Tuesday, May 23, 2006

Caution: Metaphors Ahead

If this gets maudlin, I apologize in advance.

If I apologize in advance, then I apologize for continuing to publish posts that I feel compelled to apologize for.

I was jolted out of my sleep at my desk job today by a very loud squawking on the rail of the little landing outside my window. There was a fuzzy little brownish-grey bird there, demanding loudly and jerkishly to be fed by what must have been his mother, a black bird who landed beside him on the rail and shoved the small bit of not-much that she had down his gullet. He kept on squawking at her until it was obvious that she had emptied her pockets for him, and there was nothing more to be badgered out of her.

Not so uncommon. But the thing that caught my eye was the fact that (a) the fuzzy bird must have, by that time, mastered the basics of flight, since he was able to land on the rail with no nest in sight, and (b) he was just as big as his mother – maybe bigger, counting the fluffiness of his new feathers. Yet, the mother felt obligated to keep feeding that big, perfectly formed beak, and go after more.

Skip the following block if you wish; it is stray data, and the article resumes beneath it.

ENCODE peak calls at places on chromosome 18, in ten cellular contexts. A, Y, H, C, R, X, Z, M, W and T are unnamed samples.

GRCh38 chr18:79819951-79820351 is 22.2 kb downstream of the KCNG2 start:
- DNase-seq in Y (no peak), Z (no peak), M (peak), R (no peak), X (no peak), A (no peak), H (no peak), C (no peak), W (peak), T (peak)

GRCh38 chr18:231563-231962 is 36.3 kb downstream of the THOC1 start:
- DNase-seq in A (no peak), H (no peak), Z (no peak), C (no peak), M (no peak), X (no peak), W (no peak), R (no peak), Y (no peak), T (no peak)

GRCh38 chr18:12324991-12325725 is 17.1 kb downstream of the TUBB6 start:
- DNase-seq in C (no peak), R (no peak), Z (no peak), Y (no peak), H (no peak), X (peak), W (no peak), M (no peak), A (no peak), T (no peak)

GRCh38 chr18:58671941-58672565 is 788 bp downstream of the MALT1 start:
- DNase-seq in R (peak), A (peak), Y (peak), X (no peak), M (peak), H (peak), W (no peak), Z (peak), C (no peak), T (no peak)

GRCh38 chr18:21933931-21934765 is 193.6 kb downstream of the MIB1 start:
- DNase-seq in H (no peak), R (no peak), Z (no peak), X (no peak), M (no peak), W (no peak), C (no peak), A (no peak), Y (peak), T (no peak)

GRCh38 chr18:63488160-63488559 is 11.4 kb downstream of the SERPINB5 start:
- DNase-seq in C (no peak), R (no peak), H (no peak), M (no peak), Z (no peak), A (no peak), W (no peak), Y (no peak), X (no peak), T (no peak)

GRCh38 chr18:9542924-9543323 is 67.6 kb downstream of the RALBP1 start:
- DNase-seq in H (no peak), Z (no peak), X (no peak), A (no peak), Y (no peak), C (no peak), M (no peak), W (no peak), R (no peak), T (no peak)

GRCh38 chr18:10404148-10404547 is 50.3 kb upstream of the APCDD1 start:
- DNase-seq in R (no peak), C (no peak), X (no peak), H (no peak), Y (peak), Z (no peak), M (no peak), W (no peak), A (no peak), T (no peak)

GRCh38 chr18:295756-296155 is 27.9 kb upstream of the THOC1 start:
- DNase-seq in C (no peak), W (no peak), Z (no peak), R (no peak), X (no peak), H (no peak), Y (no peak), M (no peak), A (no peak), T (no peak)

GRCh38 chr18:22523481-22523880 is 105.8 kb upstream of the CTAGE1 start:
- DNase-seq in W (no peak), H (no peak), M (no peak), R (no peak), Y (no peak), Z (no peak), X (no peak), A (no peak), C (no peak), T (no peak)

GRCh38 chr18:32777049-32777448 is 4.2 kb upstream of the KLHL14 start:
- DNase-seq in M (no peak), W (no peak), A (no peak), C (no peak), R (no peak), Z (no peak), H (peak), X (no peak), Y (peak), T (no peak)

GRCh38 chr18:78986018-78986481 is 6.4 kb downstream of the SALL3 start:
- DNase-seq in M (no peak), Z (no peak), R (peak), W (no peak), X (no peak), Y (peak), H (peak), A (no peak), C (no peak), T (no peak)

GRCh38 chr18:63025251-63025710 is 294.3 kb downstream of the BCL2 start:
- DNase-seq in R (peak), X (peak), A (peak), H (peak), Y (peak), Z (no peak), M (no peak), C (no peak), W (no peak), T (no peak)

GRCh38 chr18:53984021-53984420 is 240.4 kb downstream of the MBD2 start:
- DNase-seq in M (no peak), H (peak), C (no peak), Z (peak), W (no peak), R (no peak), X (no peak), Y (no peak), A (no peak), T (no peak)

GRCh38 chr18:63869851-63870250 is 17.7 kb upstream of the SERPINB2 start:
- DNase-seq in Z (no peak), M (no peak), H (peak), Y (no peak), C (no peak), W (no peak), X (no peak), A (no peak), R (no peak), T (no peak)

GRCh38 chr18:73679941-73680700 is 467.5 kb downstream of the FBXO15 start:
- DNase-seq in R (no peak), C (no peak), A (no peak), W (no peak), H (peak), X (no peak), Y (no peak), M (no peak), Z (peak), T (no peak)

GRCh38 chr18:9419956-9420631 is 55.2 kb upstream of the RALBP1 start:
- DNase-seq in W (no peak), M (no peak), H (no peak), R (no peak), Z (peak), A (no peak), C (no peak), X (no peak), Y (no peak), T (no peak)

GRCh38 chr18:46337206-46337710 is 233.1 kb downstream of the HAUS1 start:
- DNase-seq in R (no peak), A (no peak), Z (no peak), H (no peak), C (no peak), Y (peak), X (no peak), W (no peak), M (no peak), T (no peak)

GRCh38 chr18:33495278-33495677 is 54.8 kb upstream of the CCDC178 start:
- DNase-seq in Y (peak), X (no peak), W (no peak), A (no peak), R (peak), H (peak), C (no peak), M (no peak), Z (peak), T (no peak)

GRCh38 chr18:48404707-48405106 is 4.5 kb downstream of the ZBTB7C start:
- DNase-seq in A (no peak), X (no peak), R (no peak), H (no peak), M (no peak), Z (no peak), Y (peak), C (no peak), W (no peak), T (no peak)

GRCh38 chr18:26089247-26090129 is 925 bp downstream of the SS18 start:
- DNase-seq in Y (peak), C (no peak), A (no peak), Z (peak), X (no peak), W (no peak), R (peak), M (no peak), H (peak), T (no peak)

I too, have a baby bird that is now bigger than me. Perfectly formed and (on occasion) quite loud. It looks, sometimes, like he can fly just fine. Then there are other times when the new fluff in his feathers slows him down, or he miscalculates the landing. Or he thinks he is sneaking up on that juicy worm, but he doesn’t realize the noise he is making by humming to himself, “gonna getcha, gonna eatcha, yummy, yummy,” and the worm (unbelievably) gets away.

But he is perfect. And he learns fast. He doesn’t need much from me anymore. Soon I won’t have to feed him at all. Then I will probably overeat.

Sorry. That was awful. Forget this business and tell me where you would rather live (see previous post).

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